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Administration Finance & Focus


Where do your vegetables call home?

By Urban Harvest

Capture the rain before it goes down the drain

Different vegetables originated in particular world biological regions (or biomes), so they generally grow best in those conditions. In many respects, successful vegetable gardening here hinges on our understanding of these origins especially the temperatures.

Annual vegetables and fruits need to be planted at the right time to exploit their preferred temperatures. The right time is when soil and air temperatures promote growth and will be for the 2-6 months the plant will live.

As well, for some plants, it is important that air temperatures be right for pollination to occur; for others, day length must be correct.

In our area, gardeners need to plant tropical vegetables and annual fruits when it will be hot for the lifetime of the plant so okra, sweet potatoes, southern peas, butter peas, long beans, eggplant, basil, and tropical gourds need tropical heat only, so are best planted in May to produce all summer.

Cucumbers, squashes, watermelon and cantaloupe all get planted as soon in the spring as they will grow, which is in late March to April. They will thus be large productive plants by late June when we have the most hours of heat.

Vegetables from warm (but not hot) summer biomes need to grow and produce during the relatively brief periods of spring and fall when our high temperature is between 65-85 and our lows are above 55. So plants like green beans, for example, should be planted in March or April.

In spring, Houston highs average above 65 after Feb. 5, but nighttime lows are still below 55 until April 1. By then, highs are about 76. Highs get above 85 on May 16 when lows are 66. So the good dates for warm vegetables are just six weeks from April 1 to May 16. These temperatures will occur a few days earlier in inner city locations, southern Houston, and Gulf shores; and 2-4 weeks later in colder parts of Montgomery and other counties well north of Houston.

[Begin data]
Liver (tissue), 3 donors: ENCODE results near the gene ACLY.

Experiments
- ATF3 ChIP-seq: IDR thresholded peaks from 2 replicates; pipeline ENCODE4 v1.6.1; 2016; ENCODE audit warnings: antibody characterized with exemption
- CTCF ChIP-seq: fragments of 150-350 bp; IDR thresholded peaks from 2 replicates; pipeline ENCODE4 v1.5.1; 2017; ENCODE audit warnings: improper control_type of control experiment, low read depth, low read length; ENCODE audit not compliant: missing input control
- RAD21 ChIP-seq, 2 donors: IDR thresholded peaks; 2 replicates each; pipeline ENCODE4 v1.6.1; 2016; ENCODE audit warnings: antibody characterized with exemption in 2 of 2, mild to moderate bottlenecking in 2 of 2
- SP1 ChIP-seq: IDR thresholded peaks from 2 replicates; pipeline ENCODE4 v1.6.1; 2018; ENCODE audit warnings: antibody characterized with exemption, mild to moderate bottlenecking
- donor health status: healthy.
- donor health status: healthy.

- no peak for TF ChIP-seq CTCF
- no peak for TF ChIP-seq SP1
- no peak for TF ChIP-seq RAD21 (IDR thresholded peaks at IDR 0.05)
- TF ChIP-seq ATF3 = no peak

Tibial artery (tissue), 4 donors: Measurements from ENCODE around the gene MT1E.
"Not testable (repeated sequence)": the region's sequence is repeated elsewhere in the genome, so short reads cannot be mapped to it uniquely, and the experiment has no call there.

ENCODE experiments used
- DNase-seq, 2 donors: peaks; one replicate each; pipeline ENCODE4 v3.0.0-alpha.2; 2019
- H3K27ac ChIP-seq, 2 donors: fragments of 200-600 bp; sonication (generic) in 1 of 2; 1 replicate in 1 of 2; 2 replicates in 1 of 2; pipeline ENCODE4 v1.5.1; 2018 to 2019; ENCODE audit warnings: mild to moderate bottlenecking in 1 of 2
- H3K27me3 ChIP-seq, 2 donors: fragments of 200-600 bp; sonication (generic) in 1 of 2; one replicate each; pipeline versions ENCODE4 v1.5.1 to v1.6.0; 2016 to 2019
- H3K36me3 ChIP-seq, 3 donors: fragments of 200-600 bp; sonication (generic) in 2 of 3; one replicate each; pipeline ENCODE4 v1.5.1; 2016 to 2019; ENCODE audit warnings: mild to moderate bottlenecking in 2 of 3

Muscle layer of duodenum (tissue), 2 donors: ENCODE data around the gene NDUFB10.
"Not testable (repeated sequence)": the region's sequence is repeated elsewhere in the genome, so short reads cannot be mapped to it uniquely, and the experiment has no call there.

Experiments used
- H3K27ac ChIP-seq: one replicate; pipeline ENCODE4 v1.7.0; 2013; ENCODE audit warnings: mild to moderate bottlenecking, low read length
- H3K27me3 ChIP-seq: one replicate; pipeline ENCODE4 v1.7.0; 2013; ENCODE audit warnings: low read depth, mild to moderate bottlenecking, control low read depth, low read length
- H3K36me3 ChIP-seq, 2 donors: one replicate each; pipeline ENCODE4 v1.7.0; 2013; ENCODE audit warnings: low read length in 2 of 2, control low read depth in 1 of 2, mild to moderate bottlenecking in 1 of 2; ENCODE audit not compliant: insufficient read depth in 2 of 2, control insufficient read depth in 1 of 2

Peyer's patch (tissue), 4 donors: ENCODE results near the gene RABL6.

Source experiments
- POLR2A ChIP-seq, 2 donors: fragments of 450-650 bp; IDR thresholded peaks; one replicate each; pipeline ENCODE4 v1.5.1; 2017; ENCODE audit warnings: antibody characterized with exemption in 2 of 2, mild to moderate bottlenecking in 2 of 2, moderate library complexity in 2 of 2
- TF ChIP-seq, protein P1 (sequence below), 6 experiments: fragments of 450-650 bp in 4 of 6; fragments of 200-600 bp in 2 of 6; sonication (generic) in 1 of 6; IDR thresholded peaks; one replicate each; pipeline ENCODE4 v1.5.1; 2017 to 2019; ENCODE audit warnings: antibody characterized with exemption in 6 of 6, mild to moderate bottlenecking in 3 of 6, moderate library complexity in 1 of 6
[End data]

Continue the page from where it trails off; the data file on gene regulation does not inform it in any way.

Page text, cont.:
Bush beans, however, need seven weeks to produce and pole beans nine, and will produce for two months perhaps if temperatures aren't too hot. So beans need to be planted in early March or late February to get high production.

To flourish, sweet corn must have low temperatures above 59, and high temperatures between 66 and 95. So corn can be planted from March all the way to June or even later in cooler places. But in inner city areas, the urban heat island makes 98 summer temperatures much more likely, so planting mid-March to early April is best.

Tomatoes and peppers can be long-lived plants. However, they do not grow in cool or cold weather, die at temperatures just below freezing, and pollinate their flowers only when temperatures are warm but not hot. Tomato blossoms fall off unpollinated when nighttime temperatures are higher than 70-76 or lower than 55, or if day temperatures are much above 85. Sweet peppers can pollinate as low as 64 but stop pollinating when temperatures are above 82.

Tomatoes and peppers need about three months growing above 55 to flower. Temperatures are right for pollination by April 1, with occasional good growing conditions before this in March, so plants covered with flowers about March 15 will usually produce the most fruit. In order to achieve this, indoor grown transplants need to be set out in Central Houston the second or third weeks of February and then protected well from nighttime cold. To learn more about tomatoes, Urban Harvest offers a Growing Great Tomatoes class, Saturday, Feb. 14, at the University of Houston. Register at

Do this with protective devices. Best by far is the Aqua Dome; less effective and durable, but less expensive is the Wall of Waters; still less effective is a homemade device: place a gallon plastic jug of water next to the plant, surround with a tomato cage, then wrap with transparent plastic or spun polyester row cover, and fix with wooden clothespins or twine.

This column is produced by Urban Harvest. Learn about gardening classes, community gardens and orchards, farmers markets and more at Urban Harvest website. Article is written by Bob Randall, Ph.D., who is the former executive director and a cofounder of Urban Harvest. He is also the author of "Year Round Vegetables, Fruits and Flowers for Metro-Houston". You may contact him at